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Rachael Rollins says Sean Ellis’s case ‘is not over’ following release of Netflix documentary

"I think it's a brand on our city, and not a good one."

Pat Greenhouse/Globe Staff
Suffolk District Attorney Rachael Rollins. Pat Greenhouse / The Boston Globe, File

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As viewers of the new Netflix docuseries, “Trial 4,” take in the story of Sean Ellis and the 1993 Boston murder that sent him to prison for over two decades, Suffolk County District Attorney Rachael Rollins says she is also reviewing the details of the contentious case.

Appearing on WBZ’s “Keller At Large” Sunday, Boston’s chief prosecutor said she was “deeply disturbed” by the corruption carried out by detectives who investigated the death of one of their own, Det. John Mulligan, who was shot and killed in a Walgreens parking lot in Roslindale.

“We’re going to look at whatever it is Sean’s lawyer files in this case, but Sean Ellis is not over,” Rollins said.

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Ellis, a Dorchester native, was 21 years old when he was convicted of first-degree murder and armed robbery in 1995 after two mistrials.

In 2015, a court ruling reversed the convictions, and Ellis was released on bail. Ellis has continuously expressed his innocence.

Three years later — and shortly before Rollins took office — prosecutors dropped those two charges against Ellis, pointing to how the passage of time and uncovered corruption within the Boston Police Department in the 1990s compromised their ability to convict Ellis again. They maintained, however, Ellis was guilty.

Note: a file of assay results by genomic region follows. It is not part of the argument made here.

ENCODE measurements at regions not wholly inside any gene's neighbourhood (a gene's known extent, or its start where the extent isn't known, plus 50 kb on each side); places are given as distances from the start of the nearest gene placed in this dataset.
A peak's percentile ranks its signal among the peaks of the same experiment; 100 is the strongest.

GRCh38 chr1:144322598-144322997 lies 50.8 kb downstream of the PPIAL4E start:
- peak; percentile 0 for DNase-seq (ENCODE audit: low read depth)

Rosemary Scapicchio, Ellis’s defense attorney, said earlier this month on GBH she is working to reverse a remaining conviction for Ellis: a related gun charge.

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Rollins told The Boston Globe she has some concerns with the outstanding conviction.

“No longer are we going to be legally right and morally wrong,” she said. “And I have significant questions about whether we are legally right, with respect to the gun.”

On Sunday, Rollins said that beyond simply watching the Netflix series, her office can look at files from Ellis’s three trials and the four total Supreme Judicial Court opinions related to the case — two regarding Ellis and others regarding Terry Patterson.

Patterson was also convicted for Mulligan’s murder, but his conviction was overturned on appeal and he eventually received a reduced charge of manslaughter in 2006. He was sentenced to serve 22 years in prison but was soon released based on time already served and good behavior.

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“I am deeply invested in this case,” Rollins said on WBZ. “I think it’s a brand on our city, and not a good one.”

Rollins also noted that Mulligan’s 1993 murder came during a “terrifying time” in Boston.

Years earlier in 1989, Charles Stuart infamously and falsely claimed a Black man shot and killed his pregnant wife in Mission Hill although Stuart — who later took his own life — killed her himself. And two years later in 1995, prosecutor Paul McLaughlin was assassinated by Jeffrey Bly, a leader of the Theodore Street gang, in West Roxbury.

Still, Rollins dismissed the notion the city has completely changed since that time.

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She pointed to the ongoing fallout spurred by the corruption convictions of Sonja Farak and Annie Dookhan, for stealing or tampering with evidence at drug labs; the Massachusetts State Police overtime pay scandal; and the nine current or former Boston Police officers accused of committing over $200,00 in overtime fraud.

“Don’t dismiss this as corruption is gone — and it’s not just limited to the police,” Rollins said. “Every profession has people that will take advantage of a system. We just need better oversight and audit functions so we catch it prior to having the FBI and U.S. attorney come in.”

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